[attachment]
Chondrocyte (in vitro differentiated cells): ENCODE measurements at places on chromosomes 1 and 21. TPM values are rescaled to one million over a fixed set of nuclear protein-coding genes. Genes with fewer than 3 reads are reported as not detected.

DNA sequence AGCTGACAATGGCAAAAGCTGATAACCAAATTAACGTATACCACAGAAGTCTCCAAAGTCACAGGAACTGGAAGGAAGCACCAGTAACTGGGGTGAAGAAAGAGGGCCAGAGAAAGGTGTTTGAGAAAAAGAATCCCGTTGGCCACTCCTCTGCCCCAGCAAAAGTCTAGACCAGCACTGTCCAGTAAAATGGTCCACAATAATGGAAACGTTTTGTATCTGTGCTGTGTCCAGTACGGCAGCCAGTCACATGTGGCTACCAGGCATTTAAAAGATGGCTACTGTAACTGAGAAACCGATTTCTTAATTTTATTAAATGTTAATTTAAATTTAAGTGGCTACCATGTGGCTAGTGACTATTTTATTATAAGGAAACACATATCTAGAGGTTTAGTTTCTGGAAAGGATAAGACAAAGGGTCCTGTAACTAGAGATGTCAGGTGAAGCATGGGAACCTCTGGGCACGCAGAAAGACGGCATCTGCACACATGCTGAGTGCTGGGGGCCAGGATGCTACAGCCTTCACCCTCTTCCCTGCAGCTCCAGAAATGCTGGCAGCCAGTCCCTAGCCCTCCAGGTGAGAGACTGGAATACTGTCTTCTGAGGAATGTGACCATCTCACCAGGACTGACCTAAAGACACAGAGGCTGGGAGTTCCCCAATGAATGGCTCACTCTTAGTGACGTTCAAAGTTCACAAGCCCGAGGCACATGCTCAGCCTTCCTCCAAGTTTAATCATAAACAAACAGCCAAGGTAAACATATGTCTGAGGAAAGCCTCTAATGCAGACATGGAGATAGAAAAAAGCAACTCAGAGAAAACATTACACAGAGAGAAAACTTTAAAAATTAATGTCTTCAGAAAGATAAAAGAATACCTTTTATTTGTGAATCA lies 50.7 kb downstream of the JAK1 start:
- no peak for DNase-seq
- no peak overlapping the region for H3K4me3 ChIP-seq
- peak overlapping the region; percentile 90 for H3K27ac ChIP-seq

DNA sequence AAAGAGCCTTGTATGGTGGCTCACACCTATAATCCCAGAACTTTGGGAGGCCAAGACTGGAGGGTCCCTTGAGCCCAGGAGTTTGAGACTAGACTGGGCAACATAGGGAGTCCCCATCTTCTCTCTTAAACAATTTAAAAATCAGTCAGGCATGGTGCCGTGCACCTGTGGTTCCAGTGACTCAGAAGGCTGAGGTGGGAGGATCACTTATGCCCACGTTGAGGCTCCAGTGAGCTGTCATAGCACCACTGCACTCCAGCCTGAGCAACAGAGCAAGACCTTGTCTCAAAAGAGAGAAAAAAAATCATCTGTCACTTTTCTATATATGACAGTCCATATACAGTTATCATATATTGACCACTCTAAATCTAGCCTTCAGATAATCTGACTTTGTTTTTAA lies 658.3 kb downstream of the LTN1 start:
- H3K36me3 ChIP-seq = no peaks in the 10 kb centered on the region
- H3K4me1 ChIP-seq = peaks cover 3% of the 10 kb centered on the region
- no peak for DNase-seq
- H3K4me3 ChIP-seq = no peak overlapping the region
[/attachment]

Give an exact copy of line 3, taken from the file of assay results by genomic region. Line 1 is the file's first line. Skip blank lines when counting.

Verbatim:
- no peak for DNase-seq